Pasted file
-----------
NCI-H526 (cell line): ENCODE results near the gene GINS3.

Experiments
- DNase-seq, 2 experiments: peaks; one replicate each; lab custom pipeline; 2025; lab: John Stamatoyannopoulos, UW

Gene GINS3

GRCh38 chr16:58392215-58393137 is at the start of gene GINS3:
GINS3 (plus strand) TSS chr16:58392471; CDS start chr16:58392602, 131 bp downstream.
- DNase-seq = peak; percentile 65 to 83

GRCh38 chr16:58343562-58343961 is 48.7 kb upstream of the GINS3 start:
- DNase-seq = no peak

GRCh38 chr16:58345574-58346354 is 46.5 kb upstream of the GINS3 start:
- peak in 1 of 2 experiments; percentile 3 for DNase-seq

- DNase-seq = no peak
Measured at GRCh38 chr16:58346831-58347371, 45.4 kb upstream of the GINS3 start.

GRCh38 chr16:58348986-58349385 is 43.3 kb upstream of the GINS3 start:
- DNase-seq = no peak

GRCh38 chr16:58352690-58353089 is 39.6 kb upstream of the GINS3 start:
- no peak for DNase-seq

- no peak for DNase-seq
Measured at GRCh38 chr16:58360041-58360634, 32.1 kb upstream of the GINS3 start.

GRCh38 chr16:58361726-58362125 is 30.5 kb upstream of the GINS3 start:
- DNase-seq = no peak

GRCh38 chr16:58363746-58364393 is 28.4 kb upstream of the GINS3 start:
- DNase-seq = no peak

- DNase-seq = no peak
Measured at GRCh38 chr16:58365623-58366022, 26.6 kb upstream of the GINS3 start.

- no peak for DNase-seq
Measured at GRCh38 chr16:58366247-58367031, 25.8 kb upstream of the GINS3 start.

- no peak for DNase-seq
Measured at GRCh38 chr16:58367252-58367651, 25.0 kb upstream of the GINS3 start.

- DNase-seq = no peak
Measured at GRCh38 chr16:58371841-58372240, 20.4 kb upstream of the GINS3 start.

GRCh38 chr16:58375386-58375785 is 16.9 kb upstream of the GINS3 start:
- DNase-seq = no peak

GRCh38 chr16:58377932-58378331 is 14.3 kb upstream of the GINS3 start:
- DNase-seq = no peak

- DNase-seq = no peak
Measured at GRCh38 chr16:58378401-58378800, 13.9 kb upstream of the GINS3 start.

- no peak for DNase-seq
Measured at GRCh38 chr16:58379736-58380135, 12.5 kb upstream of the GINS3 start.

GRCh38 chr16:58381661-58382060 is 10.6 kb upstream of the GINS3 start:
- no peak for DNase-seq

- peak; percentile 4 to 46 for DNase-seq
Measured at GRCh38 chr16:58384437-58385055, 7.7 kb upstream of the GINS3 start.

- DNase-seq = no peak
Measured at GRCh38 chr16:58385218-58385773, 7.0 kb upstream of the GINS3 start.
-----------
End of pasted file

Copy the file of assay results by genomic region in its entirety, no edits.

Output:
NCI-H526 (cell line): ENCODE results near the gene GINS3.

Experiments
- DNase-seq, 2 experiments: peaks; one replicate each; lab custom pipeline; 2025; lab: John Stamatoyannopoulos, UW

Gene GINS3

GRCh38 chr16:58392215-58393137 is at the start of gene GINS3:
GINS3 (plus strand) TSS chr16:58392471; CDS start chr16:58392602, 131 bp downstream.
- DNase-seq = peak; percentile 65 to 83

GRCh38 chr16:58343562-58343961 is 48.7 kb upstream of the GINS3 start:
- DNase-seq = no peak

GRCh38 chr16:58345574-58346354 is 46.5 kb upstream of the GINS3 start:
- peak in 1 of 2 experiments; percentile 3 for DNase-seq

- DNase-seq = no peak
Measured at GRCh38 chr16:58346831-58347371, 45.4 kb upstream of the GINS3 start.

GRCh38 chr16:58348986-58349385 is 43.3 kb upstream of the GINS3 start:
- DNase-seq = no peak

GRCh38 chr16:58352690-58353089 is 39.6 kb upstream of the GINS3 start:
- no peak for DNase-seq

- no peak for DNase-seq
Measured at GRCh38 chr16:58360041-58360634, 32.1 kb upstream of the GINS3 start.

GRCh38 chr16:58361726-58362125 is 30.5 kb upstream of the GINS3 start:
- DNase-seq = no peak

GRCh38 chr16:58363746-58364393 is 28.4 kb upstream of the GINS3 start:
- DNase-seq = no peak

- DNase-seq = no peak
Measured at GRCh38 chr16:58365623-58366022, 26.6 kb upstream of the GINS3 start.

- no peak for DNase-seq
Measured at GRCh38 chr16:58366247-58367031, 25.8 kb upstream of the GINS3 start.

- no peak for DNase-seq
Measured at GRCh38 chr16:58367252-58367651, 25.0 kb upstream of the GINS3 start.

- DNase-seq = no peak
Measured at GRCh38 chr16:58371841-58372240, 20.4 kb upstream of the GINS3 start.

GRCh38 chr16:58375386-58375785 is 16.9 kb upstream of the GINS3 start:
- DNase-seq = no peak

GRCh38 chr16:58377932-58378331 is 14.3 kb upstream of the GINS3 start:
- DNase-seq = no peak

- DNase-seq = no peak
Measured at GRCh38 chr16:58378401-58378800, 13.9 kb upstream of the GINS3 start.

- no peak for DNase-seq
Measured at GRCh38 chr16:58379736-58380135, 12.5 kb upstream of the GINS3 start.

GRCh38 chr16:58381661-58382060 is 10.6 kb upstream of the GINS3 start:
- no peak for DNase-seq

- peak; percentile 4 to 46 for DNase-seq
Measured at GRCh38 chr16:58384437-58385055, 7.7 kb upstream of the GINS3 start.

- DNase-seq = no peak
Measured at GRCh38 chr16:58385218-58385773, 7.0 kb upstream of the GINS3 start.